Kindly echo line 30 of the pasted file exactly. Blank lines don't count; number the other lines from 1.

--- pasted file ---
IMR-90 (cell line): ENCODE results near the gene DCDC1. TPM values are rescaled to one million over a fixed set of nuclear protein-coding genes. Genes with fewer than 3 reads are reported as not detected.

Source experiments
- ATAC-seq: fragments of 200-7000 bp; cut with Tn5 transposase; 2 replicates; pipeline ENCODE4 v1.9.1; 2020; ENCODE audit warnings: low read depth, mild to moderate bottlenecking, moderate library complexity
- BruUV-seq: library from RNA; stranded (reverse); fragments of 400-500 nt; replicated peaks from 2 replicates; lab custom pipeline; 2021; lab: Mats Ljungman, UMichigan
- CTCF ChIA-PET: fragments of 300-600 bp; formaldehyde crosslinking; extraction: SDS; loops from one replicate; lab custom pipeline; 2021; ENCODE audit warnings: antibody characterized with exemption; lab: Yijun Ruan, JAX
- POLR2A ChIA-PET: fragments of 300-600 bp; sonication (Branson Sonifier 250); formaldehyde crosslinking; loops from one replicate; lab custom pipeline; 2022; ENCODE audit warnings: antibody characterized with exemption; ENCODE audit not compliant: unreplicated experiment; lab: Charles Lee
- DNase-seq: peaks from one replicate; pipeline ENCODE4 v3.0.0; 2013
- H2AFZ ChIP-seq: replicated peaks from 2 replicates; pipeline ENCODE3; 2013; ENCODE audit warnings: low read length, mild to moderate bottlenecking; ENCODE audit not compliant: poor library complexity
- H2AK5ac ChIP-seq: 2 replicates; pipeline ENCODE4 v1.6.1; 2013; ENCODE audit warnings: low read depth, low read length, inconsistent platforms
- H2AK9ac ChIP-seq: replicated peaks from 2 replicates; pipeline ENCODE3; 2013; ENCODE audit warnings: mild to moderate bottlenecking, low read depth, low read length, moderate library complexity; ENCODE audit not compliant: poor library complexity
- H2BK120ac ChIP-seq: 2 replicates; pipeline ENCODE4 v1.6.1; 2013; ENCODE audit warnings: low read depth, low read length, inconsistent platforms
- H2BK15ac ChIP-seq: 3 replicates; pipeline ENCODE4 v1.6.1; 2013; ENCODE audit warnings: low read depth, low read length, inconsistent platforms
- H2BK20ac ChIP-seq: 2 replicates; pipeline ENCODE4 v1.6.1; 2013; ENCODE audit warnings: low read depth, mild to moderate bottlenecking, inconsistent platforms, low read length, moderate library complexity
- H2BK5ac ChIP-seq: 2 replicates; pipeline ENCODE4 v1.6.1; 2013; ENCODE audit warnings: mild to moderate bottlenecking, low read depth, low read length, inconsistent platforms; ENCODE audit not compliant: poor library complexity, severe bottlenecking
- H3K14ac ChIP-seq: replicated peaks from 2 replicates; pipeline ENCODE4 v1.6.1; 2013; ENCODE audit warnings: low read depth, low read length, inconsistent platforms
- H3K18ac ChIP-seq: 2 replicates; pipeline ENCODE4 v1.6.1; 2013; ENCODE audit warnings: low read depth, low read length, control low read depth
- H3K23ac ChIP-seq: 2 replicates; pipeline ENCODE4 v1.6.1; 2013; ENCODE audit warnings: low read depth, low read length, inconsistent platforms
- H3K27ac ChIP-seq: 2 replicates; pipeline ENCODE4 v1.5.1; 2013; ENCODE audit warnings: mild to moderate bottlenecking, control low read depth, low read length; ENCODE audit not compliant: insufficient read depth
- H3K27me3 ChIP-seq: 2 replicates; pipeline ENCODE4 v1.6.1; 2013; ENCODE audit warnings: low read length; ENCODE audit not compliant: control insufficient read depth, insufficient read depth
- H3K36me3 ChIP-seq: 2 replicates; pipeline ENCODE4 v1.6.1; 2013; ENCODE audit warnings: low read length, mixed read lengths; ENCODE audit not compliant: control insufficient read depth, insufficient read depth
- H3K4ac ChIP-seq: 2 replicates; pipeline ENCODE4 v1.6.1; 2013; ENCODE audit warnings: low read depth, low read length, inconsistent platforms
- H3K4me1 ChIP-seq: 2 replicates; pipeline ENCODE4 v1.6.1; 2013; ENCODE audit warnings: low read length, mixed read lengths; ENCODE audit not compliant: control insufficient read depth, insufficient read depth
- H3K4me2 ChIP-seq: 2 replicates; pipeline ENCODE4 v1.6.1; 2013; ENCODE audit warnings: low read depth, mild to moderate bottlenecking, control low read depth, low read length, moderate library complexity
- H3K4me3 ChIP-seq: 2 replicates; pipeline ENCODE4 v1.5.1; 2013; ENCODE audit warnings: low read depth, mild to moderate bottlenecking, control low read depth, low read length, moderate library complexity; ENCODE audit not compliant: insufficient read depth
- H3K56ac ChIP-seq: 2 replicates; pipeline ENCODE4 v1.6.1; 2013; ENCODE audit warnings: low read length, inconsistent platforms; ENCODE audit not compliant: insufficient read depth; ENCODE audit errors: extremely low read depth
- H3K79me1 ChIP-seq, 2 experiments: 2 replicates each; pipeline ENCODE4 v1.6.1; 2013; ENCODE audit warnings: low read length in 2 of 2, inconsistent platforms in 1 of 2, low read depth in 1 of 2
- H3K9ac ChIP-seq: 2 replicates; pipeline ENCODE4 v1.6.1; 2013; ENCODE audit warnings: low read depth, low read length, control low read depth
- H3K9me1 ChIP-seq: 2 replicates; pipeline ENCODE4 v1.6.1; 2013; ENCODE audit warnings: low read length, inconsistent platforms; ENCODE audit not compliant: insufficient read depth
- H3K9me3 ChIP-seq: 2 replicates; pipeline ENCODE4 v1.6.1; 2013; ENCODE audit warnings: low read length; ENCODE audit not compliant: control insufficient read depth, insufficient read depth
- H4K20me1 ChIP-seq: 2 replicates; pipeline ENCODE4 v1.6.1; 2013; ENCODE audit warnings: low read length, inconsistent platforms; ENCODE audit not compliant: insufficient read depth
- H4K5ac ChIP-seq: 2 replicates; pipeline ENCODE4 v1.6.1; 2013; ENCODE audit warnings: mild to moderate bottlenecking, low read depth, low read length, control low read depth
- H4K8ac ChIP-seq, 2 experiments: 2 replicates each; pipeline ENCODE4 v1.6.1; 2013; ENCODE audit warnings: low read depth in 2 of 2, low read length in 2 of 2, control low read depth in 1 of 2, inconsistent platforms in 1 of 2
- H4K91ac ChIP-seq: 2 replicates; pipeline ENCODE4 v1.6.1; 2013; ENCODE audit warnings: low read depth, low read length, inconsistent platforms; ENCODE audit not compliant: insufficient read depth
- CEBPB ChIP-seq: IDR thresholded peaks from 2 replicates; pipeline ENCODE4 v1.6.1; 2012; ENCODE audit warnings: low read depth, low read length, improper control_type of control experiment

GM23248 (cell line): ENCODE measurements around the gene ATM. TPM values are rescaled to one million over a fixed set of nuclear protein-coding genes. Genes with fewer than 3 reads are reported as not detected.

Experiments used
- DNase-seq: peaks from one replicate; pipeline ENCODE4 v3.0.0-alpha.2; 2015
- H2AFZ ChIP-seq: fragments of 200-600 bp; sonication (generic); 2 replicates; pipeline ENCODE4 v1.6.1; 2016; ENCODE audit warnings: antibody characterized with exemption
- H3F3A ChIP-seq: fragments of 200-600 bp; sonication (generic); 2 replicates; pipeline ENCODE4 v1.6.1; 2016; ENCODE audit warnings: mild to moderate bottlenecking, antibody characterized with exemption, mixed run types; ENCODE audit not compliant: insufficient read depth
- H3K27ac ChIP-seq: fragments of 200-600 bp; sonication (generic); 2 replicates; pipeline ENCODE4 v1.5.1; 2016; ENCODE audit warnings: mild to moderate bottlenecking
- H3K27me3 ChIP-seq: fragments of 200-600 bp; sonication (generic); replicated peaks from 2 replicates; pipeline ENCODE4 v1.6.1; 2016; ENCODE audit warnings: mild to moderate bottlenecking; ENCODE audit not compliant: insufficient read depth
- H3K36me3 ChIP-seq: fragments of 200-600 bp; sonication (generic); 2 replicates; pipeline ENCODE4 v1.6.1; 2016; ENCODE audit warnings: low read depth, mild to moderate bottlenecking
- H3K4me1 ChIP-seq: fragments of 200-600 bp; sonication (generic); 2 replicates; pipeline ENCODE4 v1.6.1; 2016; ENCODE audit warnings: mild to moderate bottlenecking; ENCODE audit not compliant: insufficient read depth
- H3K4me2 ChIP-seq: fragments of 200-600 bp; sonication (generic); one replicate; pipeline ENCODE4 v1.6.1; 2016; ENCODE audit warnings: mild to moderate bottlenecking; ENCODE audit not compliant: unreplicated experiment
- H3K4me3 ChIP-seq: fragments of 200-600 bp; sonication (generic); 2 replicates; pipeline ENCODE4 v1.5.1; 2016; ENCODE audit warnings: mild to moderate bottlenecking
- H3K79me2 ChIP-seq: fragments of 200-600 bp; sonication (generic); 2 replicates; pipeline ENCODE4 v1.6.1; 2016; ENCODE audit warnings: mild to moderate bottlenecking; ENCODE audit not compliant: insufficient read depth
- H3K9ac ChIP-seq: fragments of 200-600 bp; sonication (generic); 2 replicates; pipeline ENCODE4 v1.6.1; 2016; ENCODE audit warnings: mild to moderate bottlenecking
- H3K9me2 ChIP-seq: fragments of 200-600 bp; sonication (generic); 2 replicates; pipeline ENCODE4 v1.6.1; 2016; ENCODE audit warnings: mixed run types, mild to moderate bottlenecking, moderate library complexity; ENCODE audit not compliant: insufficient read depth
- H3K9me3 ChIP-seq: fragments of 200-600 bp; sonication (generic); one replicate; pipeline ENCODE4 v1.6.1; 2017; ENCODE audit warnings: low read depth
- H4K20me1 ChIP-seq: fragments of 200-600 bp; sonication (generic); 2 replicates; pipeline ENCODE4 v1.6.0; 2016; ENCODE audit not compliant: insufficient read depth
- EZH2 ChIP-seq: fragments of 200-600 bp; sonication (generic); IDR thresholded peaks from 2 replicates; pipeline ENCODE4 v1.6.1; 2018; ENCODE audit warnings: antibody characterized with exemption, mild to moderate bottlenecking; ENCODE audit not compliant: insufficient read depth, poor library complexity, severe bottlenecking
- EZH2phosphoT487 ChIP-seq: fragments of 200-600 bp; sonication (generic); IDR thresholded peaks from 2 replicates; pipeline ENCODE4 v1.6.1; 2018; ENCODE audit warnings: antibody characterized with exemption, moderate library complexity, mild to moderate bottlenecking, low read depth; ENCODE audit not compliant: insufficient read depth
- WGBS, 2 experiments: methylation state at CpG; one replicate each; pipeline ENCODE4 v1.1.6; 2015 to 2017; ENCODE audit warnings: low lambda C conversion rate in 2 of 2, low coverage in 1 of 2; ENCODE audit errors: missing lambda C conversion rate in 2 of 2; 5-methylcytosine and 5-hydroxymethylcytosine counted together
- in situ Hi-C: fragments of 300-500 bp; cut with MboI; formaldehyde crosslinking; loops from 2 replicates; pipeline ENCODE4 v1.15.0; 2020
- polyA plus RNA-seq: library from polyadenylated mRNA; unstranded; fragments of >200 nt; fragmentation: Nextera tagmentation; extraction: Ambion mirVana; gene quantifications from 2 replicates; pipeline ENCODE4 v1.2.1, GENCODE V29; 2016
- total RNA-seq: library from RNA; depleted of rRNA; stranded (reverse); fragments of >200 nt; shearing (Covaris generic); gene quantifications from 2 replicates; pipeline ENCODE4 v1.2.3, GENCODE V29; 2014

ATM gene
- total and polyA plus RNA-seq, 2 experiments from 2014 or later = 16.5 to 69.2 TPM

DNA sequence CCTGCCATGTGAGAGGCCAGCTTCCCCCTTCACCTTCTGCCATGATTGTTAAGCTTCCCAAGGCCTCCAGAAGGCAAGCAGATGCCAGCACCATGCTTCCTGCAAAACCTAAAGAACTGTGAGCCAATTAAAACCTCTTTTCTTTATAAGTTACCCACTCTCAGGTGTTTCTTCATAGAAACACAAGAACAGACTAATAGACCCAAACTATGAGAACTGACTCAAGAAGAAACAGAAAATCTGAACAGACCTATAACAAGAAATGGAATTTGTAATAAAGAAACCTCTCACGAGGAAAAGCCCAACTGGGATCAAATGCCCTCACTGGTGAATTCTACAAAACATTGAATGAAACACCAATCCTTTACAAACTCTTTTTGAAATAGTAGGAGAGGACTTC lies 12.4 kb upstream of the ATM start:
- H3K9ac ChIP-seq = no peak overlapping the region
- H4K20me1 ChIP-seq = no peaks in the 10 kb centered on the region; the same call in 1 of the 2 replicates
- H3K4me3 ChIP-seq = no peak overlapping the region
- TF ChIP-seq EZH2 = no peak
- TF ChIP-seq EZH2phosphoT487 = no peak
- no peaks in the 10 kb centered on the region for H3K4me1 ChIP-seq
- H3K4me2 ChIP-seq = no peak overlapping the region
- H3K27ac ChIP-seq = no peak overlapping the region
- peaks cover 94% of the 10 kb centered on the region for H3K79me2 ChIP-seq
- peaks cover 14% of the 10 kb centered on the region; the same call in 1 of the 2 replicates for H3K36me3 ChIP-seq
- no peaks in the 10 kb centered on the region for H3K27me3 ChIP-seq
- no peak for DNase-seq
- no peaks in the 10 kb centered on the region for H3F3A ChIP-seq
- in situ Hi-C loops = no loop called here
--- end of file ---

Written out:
- H4K20me1 ChIP-seq: 2 replicates; pipeline ENCODE4 v1.6.1; 2013; ENCODE audit warnings: low read length, inconsistent platforms; ENCODE audit not compliant: insufficient read depth